Inbreeding - how Kentucky's wooly mammoth became extinct

Anita Durairaj
Mastadon skeletonPhoto by Smithsonian Institution; Public domain image; Wikimedia Commons

Millions of years ago, the wooly mammoth roamed North and South America during the Ice Ages.

Kentucky was once home to ice-age elephants such as the wooly mammoth and the mastodon. The wooly mammoth migrated to North America through the Bering Strait land bridge from Russia. Their teeth have been found in different localities in Kentucky including Blue Licks and Big Bone Lick.

Researchers have studied the fossilized teeth of the wooly mammoth and discovered that they ate grasses and sedges. The wooly mammoth loved staying in the regions of southwestern Ohio and northwestern Kentucky. Scientists believe that the wooly mammoth loved Kentucky because they had everything they needed to survive in this region.

The wooly mammoth lived in Kentucky about 20,000 years ago. Yet it started to become extinct about 4,300 years ago. What led to their extinction?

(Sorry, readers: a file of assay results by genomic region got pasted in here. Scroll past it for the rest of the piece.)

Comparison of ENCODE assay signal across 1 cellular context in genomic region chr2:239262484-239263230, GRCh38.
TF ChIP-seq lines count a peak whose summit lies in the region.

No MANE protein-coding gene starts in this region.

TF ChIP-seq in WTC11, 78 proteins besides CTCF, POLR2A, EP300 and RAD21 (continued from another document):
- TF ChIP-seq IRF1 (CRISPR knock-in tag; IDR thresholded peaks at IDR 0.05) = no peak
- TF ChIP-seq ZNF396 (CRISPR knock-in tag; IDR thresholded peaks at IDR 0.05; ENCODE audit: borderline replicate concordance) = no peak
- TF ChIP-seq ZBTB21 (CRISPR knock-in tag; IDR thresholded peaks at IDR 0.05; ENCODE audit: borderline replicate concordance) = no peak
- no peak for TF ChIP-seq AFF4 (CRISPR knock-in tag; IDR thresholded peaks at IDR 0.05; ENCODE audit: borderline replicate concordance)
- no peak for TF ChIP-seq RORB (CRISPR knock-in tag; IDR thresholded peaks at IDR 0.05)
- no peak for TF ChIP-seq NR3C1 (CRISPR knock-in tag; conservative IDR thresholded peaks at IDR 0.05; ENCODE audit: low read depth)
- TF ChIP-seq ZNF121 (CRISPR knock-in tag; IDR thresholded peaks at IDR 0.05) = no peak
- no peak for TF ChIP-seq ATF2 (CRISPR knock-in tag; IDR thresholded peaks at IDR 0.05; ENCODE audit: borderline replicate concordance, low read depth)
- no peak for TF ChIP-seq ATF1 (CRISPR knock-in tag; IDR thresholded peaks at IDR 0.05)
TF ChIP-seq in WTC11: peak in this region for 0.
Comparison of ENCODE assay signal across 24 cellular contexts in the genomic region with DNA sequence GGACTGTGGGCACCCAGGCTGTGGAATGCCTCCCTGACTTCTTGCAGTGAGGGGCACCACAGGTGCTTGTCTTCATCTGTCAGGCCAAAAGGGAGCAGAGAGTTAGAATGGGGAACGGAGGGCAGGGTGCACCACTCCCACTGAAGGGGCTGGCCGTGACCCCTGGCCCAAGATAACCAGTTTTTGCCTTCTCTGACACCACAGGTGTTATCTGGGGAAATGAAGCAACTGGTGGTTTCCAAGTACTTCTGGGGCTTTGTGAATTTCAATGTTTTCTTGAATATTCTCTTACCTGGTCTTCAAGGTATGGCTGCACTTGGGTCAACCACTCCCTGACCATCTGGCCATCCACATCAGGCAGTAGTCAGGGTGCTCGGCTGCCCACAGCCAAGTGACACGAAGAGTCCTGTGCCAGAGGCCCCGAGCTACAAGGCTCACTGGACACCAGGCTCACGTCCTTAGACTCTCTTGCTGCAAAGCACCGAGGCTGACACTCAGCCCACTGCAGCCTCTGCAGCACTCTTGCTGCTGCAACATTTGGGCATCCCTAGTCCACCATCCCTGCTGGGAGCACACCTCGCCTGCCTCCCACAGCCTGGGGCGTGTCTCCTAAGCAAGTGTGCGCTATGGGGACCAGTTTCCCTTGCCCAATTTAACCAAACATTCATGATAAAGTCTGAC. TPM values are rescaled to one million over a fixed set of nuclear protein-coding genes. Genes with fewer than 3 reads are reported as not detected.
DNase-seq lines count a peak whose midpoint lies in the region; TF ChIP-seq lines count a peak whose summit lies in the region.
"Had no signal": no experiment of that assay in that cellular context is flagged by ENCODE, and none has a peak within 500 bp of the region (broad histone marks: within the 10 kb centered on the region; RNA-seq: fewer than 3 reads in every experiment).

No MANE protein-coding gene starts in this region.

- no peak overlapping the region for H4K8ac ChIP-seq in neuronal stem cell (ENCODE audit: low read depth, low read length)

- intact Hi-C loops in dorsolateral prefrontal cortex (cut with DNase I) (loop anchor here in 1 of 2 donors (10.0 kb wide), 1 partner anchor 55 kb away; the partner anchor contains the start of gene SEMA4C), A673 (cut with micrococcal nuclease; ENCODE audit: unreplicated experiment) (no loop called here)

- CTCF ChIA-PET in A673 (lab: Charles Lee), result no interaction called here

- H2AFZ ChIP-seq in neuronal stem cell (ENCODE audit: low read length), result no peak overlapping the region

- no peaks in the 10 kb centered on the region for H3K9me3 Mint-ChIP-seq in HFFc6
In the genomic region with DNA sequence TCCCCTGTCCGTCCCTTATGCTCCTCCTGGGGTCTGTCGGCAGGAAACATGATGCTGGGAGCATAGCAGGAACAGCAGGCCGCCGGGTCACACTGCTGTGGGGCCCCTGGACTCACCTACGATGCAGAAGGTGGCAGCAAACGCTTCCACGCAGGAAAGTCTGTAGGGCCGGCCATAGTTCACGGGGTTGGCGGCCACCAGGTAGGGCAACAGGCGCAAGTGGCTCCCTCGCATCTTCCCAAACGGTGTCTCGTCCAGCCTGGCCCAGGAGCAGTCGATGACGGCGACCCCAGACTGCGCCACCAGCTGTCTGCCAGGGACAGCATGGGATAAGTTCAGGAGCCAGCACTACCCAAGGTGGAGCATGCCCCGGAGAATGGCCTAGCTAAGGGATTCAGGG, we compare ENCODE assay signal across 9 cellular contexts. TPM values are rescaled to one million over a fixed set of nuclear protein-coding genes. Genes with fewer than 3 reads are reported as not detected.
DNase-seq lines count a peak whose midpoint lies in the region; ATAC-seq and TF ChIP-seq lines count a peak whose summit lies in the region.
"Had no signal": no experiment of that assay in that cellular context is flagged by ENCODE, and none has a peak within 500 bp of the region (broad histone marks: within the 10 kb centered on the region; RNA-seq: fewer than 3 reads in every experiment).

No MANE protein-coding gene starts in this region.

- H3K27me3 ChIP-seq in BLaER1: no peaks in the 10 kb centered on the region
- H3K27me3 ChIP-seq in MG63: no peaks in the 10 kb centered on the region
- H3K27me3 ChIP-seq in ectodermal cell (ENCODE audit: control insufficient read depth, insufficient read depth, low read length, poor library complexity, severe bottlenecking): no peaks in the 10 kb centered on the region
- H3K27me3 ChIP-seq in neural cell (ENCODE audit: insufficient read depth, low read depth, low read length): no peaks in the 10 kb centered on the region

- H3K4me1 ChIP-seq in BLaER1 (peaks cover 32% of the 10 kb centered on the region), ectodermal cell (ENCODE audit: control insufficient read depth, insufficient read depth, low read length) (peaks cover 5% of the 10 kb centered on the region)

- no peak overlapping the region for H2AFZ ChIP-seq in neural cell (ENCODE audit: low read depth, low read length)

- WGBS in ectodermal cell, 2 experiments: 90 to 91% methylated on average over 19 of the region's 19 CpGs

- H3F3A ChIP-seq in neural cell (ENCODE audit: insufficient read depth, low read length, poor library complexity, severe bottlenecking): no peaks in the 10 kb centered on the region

Scientists have different theories about their extinction. Some of the reasons including warming temperatures, environmental changes and hunting by humans. Another theory is inbreeding. A combination of climate change and inbreeding could have led to extinction of the mammals.

Scientists found birth defects in 12000 year old mammoth fossils. By studying the fossils, scientists found extra cervical ribs along their neck vertebrae. The extra cervical ribs indicate that the animal suffered from some genetic abnormalities or cancer. This also indicates that there was rampant inbreeding among the wooly mammoth.

Climate change might have isolated small populations of wooly mammoths from each other and those isolated small populations underwent inbreeding. The inbreeding would have resulted in loss of genetic variation and made the animals susceptible to abnormalities and disease leading to their extinction.

While not all scientists believe that the inbreeding theory is correct, it is certainly one possibility in explaining the death of the wooly mammoth.

Sources: International Business Times, Smithsonian Magazine, LiveScience

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Trained with a Ph.D. in Chemistry from the University of Cincinnati, I write unique and interesting articles focused on science, history, and current events.


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